The hypothesis that a physical hub would be valuable in generating business was correct, and it allowed Cubo to abide by high acceptance standards. In turn, investors and large corporations gained confidence in Cubo’s startups and leaders, who went through a strict selection process.
“We launched in September 2015, and by the end of that year, more than 500 startups applied, and we accepted about 10% of them,” Pedro said. “Cubo quickly became an outstanding curator.”
By mid-2016, the hub secured more than eight sponsorships from prominent corporations that Pedro said began viewing Cubo as an arm of their open innovation departments. Today, Cubo still vets startups in terms of quality of the entrepreneur, the ability of the technology to reach desired outcomes, and the size of the market the startup is looking to obtain.
“Every corporation knows that Cubo startups go through a major selection process to ensure the startup is very strong and prepared for integration with them,” Pedro said. “This helps us foster relationships between corporations and startups in Brazil.”
According to Pedro, Cubo excels in two main areas: putting together a stellar group of startups and connecting them with appropriate partners and investors.
“We manage the selection process quite well, forming a well-curated community of startups,” he said. “The second step is to connect talented entrepreneurs with corporations that are looking to invest in tech solutions. Generating business is our end goal.”
Physical and Digital Expansion Efforts in Step with Demand
By 2018, Cubo had attracted so many entrepreneurs, startups, and corporations that the organization was forced to turn down qualified applicants due to lack of space.
“We realized that if we wanted to become the most relevant entrepreneurial hub in Latin America — and maybe even the world — we couldn’t be entirely tied to physical space,” Pedro said. “It was time to create a digital platform.”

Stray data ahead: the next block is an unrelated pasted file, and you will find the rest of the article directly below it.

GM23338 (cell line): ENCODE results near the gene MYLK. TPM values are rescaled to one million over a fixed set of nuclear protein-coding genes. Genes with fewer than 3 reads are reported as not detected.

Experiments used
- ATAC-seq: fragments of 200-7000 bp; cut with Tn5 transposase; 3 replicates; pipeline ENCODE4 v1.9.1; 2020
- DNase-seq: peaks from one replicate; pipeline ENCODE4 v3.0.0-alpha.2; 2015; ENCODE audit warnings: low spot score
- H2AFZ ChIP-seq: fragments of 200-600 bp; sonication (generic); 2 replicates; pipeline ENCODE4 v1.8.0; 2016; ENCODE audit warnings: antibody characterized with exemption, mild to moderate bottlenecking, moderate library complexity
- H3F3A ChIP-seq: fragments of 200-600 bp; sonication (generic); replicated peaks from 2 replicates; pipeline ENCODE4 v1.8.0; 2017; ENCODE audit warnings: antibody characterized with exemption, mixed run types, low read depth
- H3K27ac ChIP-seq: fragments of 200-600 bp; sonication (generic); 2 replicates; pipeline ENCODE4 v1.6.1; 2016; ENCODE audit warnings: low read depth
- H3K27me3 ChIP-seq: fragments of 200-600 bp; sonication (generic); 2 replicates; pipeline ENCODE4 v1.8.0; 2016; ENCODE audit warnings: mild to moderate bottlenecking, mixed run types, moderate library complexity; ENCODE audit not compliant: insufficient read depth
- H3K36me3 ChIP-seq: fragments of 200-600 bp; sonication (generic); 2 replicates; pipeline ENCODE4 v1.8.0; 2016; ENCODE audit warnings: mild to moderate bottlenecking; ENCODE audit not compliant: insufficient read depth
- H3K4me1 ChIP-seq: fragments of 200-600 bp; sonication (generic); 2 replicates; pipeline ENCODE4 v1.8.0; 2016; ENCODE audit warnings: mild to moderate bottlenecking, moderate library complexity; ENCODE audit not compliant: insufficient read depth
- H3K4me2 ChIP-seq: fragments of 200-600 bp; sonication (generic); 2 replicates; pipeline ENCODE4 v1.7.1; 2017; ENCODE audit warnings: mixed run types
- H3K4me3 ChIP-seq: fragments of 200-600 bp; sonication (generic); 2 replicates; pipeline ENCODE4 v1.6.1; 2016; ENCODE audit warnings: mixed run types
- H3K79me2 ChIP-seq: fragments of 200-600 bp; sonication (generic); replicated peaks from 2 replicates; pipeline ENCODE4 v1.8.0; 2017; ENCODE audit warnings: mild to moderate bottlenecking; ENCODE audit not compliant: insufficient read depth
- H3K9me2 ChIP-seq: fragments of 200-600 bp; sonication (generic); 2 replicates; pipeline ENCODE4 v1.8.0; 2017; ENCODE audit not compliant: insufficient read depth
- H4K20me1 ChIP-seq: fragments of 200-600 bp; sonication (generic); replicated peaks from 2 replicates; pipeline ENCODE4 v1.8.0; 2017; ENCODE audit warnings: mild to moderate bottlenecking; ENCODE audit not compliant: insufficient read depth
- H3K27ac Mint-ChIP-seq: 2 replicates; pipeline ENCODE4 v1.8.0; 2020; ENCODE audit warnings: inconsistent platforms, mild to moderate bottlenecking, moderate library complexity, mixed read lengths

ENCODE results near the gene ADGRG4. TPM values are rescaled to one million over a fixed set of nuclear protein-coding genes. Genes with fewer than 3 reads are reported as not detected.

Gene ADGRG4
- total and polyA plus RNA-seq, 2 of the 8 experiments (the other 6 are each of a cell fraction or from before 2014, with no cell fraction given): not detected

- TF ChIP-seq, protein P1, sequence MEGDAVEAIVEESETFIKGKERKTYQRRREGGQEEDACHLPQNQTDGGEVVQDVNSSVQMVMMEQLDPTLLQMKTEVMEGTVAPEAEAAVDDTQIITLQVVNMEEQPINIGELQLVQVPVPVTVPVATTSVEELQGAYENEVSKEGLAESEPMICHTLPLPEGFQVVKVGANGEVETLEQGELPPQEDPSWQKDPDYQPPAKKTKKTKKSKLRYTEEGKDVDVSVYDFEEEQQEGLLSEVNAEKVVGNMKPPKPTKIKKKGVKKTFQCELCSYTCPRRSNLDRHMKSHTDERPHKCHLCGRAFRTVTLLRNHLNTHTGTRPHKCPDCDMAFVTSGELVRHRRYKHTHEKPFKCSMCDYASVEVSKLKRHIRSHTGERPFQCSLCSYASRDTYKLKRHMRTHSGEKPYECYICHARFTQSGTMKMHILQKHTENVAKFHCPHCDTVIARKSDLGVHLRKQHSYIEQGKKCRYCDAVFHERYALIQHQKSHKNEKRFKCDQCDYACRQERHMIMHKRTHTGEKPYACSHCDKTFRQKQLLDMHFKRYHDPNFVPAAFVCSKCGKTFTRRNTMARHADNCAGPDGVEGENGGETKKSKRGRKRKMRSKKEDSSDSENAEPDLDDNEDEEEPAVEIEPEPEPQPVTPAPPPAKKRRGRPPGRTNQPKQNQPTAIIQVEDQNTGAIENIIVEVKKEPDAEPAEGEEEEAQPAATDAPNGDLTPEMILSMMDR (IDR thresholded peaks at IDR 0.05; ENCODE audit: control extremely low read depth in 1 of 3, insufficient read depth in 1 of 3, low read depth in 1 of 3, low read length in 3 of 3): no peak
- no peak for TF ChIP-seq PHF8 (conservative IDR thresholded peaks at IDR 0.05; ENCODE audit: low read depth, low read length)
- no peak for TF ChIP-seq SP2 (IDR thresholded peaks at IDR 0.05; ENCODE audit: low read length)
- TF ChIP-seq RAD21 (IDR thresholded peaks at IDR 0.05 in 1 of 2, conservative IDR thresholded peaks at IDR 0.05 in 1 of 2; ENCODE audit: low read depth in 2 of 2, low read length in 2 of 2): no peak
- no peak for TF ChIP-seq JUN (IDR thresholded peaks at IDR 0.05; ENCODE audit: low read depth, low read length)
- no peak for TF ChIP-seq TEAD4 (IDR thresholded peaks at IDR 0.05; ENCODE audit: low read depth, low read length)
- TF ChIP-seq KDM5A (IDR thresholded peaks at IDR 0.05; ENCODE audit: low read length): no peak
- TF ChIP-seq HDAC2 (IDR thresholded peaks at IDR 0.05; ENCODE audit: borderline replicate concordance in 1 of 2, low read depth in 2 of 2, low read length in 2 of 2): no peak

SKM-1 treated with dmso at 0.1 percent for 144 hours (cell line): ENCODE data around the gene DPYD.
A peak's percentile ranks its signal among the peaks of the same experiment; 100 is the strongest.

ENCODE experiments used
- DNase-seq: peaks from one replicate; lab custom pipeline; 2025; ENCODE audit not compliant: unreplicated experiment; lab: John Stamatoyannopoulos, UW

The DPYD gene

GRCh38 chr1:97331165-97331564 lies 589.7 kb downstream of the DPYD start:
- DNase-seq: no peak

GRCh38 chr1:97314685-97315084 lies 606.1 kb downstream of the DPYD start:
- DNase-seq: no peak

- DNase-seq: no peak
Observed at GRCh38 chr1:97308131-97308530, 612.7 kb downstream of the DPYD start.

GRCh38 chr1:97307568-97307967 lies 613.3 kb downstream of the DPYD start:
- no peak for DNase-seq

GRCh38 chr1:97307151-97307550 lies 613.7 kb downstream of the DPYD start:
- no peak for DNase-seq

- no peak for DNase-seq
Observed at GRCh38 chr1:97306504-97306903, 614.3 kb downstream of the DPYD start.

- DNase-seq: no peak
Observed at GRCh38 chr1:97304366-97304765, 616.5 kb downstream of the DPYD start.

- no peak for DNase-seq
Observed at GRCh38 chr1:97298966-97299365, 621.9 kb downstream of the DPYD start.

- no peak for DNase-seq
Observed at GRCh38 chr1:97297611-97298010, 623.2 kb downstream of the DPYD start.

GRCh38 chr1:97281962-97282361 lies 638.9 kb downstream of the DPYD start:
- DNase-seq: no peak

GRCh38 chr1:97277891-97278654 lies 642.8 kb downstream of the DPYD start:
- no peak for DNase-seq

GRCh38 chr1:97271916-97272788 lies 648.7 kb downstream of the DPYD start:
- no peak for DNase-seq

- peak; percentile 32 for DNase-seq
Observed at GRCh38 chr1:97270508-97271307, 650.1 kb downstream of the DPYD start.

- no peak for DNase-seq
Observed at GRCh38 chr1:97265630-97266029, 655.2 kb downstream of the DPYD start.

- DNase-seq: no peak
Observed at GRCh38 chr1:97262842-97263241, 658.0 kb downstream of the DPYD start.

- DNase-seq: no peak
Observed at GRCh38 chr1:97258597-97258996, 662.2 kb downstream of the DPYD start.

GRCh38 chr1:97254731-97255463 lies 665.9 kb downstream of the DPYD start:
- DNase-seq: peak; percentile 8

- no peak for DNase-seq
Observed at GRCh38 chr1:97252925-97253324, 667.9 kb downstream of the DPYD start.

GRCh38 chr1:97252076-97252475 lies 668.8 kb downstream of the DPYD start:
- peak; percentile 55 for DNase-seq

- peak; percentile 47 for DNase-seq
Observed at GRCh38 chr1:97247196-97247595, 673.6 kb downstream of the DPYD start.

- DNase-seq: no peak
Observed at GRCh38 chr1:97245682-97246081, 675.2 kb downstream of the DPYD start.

The team got in touch with the Cubo community for feedback on common pain points. Many startups said talent acquisition was a problem, especially when scouting for tech hires. Cubo’s solution was a talent-matching platform used to share job openings.
“More than 35,000 candidates have registered on the platform looking for opportunities with our startups,” Pedro said.
Cubo added several additional features to its digital platform that allowed residents and members to access benefits and strategic resources. Today, users can search by industry or business model to find the right connections, connect to large corporations, and receive special offers tailored to members. In 2019, the platform helped launch more than 180 projects.
In addition to digital resources, Cubo expanded its physical space by moving to another building in Vila Olimpia. The upgrade took the innovation hub from a six-floor building with room for about 50 startups to a 13-floor building with the space to accommodate nearly 150 startups.
The new building is large enough to host eight events per day and more than 2,000 attendees. Pedro told us people arrive nearly every day to attend these events, which focus on tech, entrepreneurship, and marketing, among other topics.
In the Future: Plans to Increase Partnerships and Expand Globally
As for what the future holds, Pedro said Cubo is always looking for ways to evolve. For example, the innovation hub is exploring partnerships throughout Latin America, as well as the United States and Asia, that could lead to global expansion.
Cubo is also laser-focused on helping close the tech talent gap within the entrepreneurial ecosystem.
“There is a shortage in developers, artificial intelligence experts, and other tech professionals here in Brazil — nearly all startups and large corporations are looking for this talent,” Pedro said. “We have been looking to use our assets — our brand, our building, and our community — to fill this gap.”
To do so, Cubo is hosting tech talent matchmaking events and also experimenting with how to educate new tech professionals.
“We’re starting small, but we are starting,” Pedro said.